Mexico: Suspects in Ayotzinapa Case Were Tortured

Featured Mexico: Suspects in Ayotzinapa Case Were Tortured
The suspects provided a version of the facts that coincided with the government’s one, allowing judicial authorities to close the case.

The suspects interrogated in the dubious investigation by the Attorney General of Mexico “confessed” they had participated in the killing of the 43 students in Iguala, Mexico, under physical and psychological torture, claimed Mexican newspaper Proceso on Saturday.

According to the documents the journalists were able to access, the presumed culprits were systematically submitted to torture in order to make their confessions match the official version of events narrated by President Enrique Peña Nieto's government.

The documents consist in the medical opinions of 10 municipal policemen detained on October 14 in a military center in Tlaxcala and others in Cocula, the town where the students were supposedly assassinated.

According to the declarations of the main leader of the investigation at the Public Ministry, Lourdes Lopez, practically all the suspects endured blows, while some even fainted while receiving electric shocks. They were also psychologically tortured so they would incriminate themselves and their accomplices. They were all eventually released.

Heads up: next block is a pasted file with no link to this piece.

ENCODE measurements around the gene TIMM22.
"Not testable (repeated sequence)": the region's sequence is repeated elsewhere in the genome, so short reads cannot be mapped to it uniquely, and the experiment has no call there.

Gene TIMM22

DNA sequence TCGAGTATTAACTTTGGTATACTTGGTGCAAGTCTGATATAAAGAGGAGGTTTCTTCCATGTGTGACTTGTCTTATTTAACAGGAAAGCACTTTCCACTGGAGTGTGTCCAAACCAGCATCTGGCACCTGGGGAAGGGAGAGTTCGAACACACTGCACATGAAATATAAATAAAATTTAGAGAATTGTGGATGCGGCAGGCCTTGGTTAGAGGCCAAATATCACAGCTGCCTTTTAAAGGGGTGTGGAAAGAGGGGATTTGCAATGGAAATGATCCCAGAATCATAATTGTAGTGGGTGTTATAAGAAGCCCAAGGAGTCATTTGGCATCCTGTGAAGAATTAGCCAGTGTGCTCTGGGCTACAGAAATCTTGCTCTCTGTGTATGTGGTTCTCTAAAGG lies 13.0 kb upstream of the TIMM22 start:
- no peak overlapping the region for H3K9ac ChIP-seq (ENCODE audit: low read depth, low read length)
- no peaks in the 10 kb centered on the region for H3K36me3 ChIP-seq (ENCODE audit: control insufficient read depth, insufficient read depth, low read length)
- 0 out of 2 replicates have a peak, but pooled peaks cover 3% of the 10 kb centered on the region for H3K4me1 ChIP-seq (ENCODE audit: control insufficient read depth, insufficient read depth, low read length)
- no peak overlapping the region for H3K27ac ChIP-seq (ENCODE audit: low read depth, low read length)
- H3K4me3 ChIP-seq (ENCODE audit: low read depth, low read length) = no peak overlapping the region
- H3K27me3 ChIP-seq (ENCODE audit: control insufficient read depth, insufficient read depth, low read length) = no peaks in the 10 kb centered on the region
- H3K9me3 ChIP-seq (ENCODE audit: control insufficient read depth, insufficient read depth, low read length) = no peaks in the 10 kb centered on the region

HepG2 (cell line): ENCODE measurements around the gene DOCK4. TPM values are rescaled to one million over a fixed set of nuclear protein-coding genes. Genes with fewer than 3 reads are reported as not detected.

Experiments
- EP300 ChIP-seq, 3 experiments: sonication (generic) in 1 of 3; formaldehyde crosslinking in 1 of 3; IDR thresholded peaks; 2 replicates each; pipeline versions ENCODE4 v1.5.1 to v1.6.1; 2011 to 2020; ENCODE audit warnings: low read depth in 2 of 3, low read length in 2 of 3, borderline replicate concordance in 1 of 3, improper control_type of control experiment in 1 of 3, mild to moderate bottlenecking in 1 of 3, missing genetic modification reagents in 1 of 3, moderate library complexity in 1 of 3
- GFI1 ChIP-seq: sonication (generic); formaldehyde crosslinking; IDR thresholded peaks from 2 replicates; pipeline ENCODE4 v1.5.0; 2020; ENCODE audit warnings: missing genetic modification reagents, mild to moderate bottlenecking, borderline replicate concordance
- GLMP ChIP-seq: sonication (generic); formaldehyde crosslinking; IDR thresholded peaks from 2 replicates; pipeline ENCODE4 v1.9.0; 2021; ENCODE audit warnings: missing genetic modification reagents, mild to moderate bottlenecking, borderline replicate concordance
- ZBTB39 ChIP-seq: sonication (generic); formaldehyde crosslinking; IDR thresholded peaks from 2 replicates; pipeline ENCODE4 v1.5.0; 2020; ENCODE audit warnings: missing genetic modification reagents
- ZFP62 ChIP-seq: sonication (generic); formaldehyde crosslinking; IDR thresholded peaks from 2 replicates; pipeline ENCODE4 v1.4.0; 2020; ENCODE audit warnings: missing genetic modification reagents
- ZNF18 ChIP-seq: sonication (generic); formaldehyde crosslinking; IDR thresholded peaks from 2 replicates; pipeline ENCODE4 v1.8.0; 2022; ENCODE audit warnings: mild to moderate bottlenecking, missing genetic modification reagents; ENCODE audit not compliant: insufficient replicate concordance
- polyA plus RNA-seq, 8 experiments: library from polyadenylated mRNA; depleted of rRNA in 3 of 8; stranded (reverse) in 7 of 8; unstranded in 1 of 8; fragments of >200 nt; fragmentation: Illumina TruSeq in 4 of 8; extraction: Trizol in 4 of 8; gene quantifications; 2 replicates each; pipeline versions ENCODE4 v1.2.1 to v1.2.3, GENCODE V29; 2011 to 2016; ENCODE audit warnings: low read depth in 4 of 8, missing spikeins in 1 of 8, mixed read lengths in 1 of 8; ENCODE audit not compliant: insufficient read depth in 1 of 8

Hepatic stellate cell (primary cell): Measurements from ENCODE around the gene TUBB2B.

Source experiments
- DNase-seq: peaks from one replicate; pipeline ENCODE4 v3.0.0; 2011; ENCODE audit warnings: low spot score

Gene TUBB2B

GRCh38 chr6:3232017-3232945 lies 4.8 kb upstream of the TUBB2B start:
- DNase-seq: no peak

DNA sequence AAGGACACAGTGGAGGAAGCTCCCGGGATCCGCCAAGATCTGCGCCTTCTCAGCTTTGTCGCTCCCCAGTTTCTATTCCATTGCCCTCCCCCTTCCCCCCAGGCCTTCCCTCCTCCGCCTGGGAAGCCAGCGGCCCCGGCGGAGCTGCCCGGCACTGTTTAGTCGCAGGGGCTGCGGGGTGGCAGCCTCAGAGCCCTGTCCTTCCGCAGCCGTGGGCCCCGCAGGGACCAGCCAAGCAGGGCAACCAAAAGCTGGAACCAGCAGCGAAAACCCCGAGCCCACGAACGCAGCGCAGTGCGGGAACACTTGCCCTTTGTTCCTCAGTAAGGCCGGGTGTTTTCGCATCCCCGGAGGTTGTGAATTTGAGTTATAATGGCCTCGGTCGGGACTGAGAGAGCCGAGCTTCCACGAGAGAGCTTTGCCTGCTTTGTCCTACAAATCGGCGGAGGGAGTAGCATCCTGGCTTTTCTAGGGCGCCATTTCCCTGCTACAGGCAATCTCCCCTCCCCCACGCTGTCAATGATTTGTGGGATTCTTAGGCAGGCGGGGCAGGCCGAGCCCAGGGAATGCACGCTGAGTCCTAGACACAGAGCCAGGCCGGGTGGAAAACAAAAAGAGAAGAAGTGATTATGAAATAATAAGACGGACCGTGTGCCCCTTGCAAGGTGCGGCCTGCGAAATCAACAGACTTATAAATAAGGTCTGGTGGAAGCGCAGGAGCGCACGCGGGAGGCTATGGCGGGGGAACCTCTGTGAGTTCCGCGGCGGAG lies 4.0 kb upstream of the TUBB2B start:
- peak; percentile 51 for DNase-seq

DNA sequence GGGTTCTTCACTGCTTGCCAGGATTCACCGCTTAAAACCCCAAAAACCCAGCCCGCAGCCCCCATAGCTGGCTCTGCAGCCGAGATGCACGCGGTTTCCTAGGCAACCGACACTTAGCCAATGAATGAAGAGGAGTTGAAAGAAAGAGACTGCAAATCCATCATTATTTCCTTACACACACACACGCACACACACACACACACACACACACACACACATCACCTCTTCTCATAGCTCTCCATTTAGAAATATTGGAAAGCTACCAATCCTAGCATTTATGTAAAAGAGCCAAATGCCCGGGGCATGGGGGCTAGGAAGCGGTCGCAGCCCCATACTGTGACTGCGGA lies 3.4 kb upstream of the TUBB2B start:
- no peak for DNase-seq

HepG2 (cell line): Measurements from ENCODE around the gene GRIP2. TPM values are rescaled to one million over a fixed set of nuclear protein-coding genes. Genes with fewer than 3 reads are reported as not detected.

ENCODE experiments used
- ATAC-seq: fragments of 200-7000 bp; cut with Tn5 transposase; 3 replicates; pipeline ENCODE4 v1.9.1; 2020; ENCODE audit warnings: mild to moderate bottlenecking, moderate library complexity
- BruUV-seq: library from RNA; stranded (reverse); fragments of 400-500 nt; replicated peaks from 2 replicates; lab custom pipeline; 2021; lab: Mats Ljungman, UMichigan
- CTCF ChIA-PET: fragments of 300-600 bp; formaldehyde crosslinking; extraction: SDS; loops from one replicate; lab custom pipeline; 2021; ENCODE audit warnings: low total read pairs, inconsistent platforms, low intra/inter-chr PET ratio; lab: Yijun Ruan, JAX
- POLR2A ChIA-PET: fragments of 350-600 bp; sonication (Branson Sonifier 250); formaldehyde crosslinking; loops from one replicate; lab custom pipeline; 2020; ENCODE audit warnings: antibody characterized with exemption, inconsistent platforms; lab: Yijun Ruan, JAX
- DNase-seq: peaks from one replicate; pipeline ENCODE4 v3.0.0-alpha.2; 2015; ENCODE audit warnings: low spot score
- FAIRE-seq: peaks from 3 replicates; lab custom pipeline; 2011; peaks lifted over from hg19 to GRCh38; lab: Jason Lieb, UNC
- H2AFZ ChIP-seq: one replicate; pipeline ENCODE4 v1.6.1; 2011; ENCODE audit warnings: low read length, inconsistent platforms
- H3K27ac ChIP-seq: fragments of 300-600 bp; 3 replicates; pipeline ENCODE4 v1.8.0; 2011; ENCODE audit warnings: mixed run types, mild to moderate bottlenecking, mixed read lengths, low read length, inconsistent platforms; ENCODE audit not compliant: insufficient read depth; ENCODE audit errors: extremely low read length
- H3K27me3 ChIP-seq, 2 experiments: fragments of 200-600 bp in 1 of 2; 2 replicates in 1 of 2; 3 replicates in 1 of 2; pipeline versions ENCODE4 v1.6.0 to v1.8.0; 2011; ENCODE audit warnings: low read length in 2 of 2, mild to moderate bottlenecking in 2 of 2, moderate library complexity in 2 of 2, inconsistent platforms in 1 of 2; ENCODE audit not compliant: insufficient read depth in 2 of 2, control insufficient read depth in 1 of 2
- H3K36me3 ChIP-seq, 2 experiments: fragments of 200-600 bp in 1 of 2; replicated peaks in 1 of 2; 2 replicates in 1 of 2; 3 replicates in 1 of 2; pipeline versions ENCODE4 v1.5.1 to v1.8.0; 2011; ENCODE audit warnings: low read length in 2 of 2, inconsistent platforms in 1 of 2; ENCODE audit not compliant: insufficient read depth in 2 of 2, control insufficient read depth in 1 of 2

According to Proceso, among the detained people was 20 year-old David Hernandez, identified by the Attorney General as a radio-operator from Iguala. His testimony was crucial in incriminating the former Iguala mayor, Jose Abarca. Hernandez “confessed” that Abarca ordered the attack via the radio. Even though Hernandez admitted that he was a member of criminal gang Guerreros Unidos (United Warriors), the attorney general ordered his release on October 14.

With little evidence and strong grassroots pressure – both domestically and abroad – to solve the case, Attorney General Jesus Morillo Karam decided to close the investigation almost four months after the students' disappearances. Their relatives however have rejected the conclusions – that the students are dead – and demanded actual evidence based on scientific data and thorough investigations, rather than the suspects’ testimonies.

In December Proceso also revealed the state and national police’s involvement in the disappearances, a version of events rejected by Peña Nieto's government.  

See more: New Study Shows Federal Police Involved in Ayotzinapa Attack

​Forensic Team Doubts Government Story on Missing 43 Students

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